Today I ran my first hyper-crowded half-marathon, as opposed to the miniscule out-and-back Ventura half where you have to share with cyclists and occasionally wait for cars. We got to Santa Ynez early this morning and the entire block was end-to-end neon synthetic tops and visors as far as the eye could see. It stayed nice and foggy the entire time and I only walked through water stations–I also did about half an hour better than I did in Ventura (in spite of hills, even), and ten minutes better than my best 13 mile work-out. That put me at 2 hrs and 20 minutes, which was even better than I hoped for.
My darling husband came along and filmed me finishing, and unlike last time I was strong and proud of myself. I was also hyper competitive and as soon as we got to the 13 mile mark I tried to pass as many people as possible (no one passed me thank you very much)!
Here’s the video of me about .03 miles from the finish line:
And here’s a brief interview with me and my runner’s high afterward. To my followers in Australia, I apologize for the horrible accent. My husband and I have a habit of making fun of this Australian guy who eats 30 bananas a day–militantly. I would link, but he has a WordPress account and I’m afraid of him knowing I exist because he’s pretty in-your-face and hates people who eat meat. And I eat a lot of meat. And there’s an entire video of him talking about how fat Robb Wolf’s wife is (she’s not!). Anyway, just Google “thirty bananas a day” and you’ll probably come across his stuff. All ramblings aside, apologies again for my poor cultural sensitivity.
I’ve been pretty anxious lately about how much fitness I have lost relative to before I got sick, and how said loss of fitness came at the point in my training where I had scheduled high mileage and hard work-outs. Re-structuring has been stressful and I’m discouraged by the speed and endurance I’ve lost and am determined to recover in the next three weeks. That’s right–I’m going to have to rebuild my fitness right about when I should be tapering. Figure that one out.
Today’s adventure did not help.
I ran a laborious four miles in direct sunlight until I approached the park where I often take a water break. I heard them before I saw them: there were three men standing around their car screaming incoherent things at the top of their lungs and blasting rock. They didn’t seem to be fighting, they just seemed to enjoy the sound of their own voices.
First I thought they might be beating someone up, and then I figured they were probably just getting high. Not rasta-high, mind you, more like Manson family high. As I tried to walk around an island of high grass on the other side of the street they spotted me and waved manically at me as I passed by.
I walked another few feet past the parking lot out of view of the group and then made a decision. My decision was informed by several things. The first was this…
It doesn’t happen all the time, but it does happen. Even though I did have pepper spray and am pretty good at defending myself, I’ve also seen Cops before and know that pepper spray doesn’t work on people who are super high.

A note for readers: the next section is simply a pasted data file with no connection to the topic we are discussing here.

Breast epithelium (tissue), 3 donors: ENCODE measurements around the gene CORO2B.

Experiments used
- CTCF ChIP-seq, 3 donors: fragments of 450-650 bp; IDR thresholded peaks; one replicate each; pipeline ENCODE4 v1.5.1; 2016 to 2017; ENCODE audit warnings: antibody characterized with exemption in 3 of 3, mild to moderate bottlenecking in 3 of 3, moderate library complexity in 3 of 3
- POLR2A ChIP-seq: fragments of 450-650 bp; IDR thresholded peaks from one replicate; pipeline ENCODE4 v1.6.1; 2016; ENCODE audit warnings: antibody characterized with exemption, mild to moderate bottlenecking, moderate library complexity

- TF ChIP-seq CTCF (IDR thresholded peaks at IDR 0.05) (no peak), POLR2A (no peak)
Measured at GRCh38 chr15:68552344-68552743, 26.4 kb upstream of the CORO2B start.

The second is the fact that due to my previous employment I know way too much about the levels of drug abuse in my small town, and was pretty confident that my intuition had reasonable grounds.
The third is that I happened to be listening to the ZombieGrrlz podcast which reminded me of movies like I Spit On Your Grave, that prominently feature similar scenarios. In these movies, a scene like this–where a woman encounters a group of unruly men and thinks that just ignoring them is the answer–is always a precursor to havoc. They’d seen me and acknowledged me (in a way that let me know they could tell I didn’t want to be acknowledged), so I didn’t want there to be any opportunity for further interaction.
So I hid behind a dumpster in the other parking lot and called my mom to come get me and tried to deep-breathe myself out of a panic attack (and was successful!). My husband said I should have called the police, but I had just enough self-doubt that I didn’t. I probably should have called the police, but a part of me kept saying,”You have a panic disorder, so this probably isn’t as bad as you think it is. They probably forgot you even existed.” It’s not fair that I should feel panicky or unsafe in my own town on a running route that I freaking love because a bunch of loud man-children. But I guess life isn’t fair.
In any case, by the time my mom arrived and we drove back down the road, they were gone. Tomorrow I’ll have to try the long run again and plot out a more populated route this time.
I accepted a dare from my husband at the beginning of this challenge: that once a week I, not he, would cook dinner. That may seem odd to some, but in our home (as I imagine is true in many others across America), the man is the czar of the kitchen. He approaches dishes with years spent cooking for his family and a scientific, detail-oriented mind. I, on the other hand, was usually playing the piano or in ballet class while my mom was cooking–hence I went into the marriage knowing how to chop a salad, make a sandwich, and boil pasta. That poses a problem when I’ve made a commitment to living without pasta and bread…all except the salad.
This week, I selected one of the recipes from Dr. Cordain’s book: Oven-baked Pecan Pork Chops, and tweaked it for what we had in our pantry: lots and lots of almond meal.
All I did was coat the bottom of a shallow ceramic dish with coconut oil, dip the chops into a mixture of egg and oil, then coat the chops with a mixture of almond meal and ground ginger (which I barely tasted–in retrospect ground pepper may have been a better addition). It baked in the oven for 50 minutes; 30 on one side, 20 on the other. While I waited, I did something I know I’m good at: prepped a big-ol’ salad.
My greatest fear was that I would have to smack my mouth through a bone-dry meal without the benefit of applesauce to temper the cottony texture. To my delight–and the hubs’s–it was tender and savory. An awesome first step in a quest for skill acquisition.
Ok, so tomorrow I’m taking Robb Wolf’s 30-day challenge. For realsies this time. And I’m stoked.